I hope Jesus felt better when he finally got it off his chest. He has been obviously frustrated with the Pharisees, with the crowds around him and now he is a bit put-off by his disciples, who still just do not understand....but how could they? Jesus might well have been speaking a foreign language for all the sense he was making to them, and that barrier must have been causing him frustration until he finally says it aloud: I have a baptism with which to be baptized, and what stress I am under until it is completed! He is referring to his torture and murder on a cross to which he is headed in Jerusalem. And there, he admitted it, he's stressed out about having to do this incomprehensible thing. And he is still speaking as if in a foreign tongue to them, talking about a baptism that he has to undergo....The disciples are probably thinking...but didn't John already baptize him in the Jordan River? And I'm sure Jesus just throws his hands in the air in exasperation and turns his ire on the crowd asking them the rhetorical questions: How can you not know by now who you are following? How can you still be listening to those Pharisees?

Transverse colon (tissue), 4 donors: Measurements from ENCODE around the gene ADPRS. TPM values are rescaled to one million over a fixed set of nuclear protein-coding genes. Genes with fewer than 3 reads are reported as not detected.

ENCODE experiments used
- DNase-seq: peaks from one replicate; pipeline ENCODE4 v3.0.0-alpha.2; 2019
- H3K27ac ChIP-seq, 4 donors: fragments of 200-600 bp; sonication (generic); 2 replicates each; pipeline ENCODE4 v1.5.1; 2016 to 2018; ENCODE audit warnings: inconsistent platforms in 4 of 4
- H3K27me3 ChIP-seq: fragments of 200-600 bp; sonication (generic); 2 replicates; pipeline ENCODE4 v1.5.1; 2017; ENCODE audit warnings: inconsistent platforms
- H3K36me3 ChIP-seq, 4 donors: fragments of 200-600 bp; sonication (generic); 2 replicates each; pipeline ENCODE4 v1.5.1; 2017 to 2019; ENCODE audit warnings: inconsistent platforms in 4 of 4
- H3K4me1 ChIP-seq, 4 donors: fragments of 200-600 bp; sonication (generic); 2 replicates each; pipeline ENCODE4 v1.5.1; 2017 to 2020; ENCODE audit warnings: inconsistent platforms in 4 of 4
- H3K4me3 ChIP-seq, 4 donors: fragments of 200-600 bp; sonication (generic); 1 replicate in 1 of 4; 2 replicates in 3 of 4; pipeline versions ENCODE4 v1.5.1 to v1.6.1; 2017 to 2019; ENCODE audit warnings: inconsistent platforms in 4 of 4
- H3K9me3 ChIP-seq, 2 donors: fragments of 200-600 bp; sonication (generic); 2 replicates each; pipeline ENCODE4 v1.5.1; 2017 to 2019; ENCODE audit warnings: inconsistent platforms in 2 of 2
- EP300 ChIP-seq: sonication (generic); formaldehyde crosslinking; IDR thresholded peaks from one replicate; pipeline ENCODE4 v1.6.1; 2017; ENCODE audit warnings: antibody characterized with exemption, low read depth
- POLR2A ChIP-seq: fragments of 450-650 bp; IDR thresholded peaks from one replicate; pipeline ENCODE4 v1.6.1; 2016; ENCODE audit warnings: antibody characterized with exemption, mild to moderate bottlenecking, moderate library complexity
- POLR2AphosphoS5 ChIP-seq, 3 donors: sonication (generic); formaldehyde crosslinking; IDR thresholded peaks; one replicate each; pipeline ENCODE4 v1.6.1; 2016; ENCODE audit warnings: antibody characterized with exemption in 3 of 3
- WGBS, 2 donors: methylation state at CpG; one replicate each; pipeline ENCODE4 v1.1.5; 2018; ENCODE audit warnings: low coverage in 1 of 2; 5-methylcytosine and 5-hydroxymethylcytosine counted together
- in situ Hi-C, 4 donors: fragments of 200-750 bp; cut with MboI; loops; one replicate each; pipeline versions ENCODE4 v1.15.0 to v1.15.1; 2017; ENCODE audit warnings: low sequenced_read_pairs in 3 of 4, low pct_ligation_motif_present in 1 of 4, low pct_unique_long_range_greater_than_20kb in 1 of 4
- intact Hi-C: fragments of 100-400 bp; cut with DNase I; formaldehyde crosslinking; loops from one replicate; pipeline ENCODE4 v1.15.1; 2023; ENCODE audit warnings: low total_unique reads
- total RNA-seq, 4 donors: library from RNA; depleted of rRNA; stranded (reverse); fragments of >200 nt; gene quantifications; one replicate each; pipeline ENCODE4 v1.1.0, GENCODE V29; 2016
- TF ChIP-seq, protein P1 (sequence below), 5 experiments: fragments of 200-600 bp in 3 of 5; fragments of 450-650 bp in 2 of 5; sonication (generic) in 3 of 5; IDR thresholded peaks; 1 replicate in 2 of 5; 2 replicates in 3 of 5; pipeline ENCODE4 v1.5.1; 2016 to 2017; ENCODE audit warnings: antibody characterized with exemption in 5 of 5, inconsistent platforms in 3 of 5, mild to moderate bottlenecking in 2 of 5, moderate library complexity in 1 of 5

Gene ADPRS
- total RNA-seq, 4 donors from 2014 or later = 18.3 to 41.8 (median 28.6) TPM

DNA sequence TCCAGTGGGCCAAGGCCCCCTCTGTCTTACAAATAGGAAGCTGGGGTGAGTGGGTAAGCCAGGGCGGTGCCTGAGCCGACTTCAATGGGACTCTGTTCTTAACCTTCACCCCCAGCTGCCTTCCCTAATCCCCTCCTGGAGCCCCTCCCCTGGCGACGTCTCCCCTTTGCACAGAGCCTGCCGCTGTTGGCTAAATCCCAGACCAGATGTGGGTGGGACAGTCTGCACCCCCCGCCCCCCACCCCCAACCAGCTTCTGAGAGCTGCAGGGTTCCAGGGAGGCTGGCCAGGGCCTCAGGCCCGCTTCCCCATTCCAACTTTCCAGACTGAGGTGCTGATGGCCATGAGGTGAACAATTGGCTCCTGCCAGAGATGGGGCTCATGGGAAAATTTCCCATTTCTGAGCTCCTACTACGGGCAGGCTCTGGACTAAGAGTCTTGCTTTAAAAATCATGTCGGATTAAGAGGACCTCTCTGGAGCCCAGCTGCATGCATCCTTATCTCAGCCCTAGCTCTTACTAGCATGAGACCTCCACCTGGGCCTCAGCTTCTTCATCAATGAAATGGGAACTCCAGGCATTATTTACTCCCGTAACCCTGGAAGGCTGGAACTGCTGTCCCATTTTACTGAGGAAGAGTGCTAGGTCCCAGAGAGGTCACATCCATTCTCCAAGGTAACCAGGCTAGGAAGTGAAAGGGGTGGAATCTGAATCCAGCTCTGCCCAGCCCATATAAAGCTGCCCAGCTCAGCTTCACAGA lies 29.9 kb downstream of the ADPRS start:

I love how Luke gives Jesus these human emotions as he is on his way to perform a divine undertaking. I find Luke to be the Gospel writer who best exhibits Jesus as fully human and fully divine. Jesus may get exasperated, he may get fed up, he may say difficult things, but he also says loving things. He also shares table with outcasts. He also washes these impossibly dense disciples' feet. Being exasperated with our fellow humans, due to their not getting it, is a natural reaction, which Jesus models for us today. That exasperation does not stop him from continuing on this scary path he is trodding. Nor should the exasperation we can feel at times stop us.
Copyright 2008, John F. Dwyer. All Rights Reserved.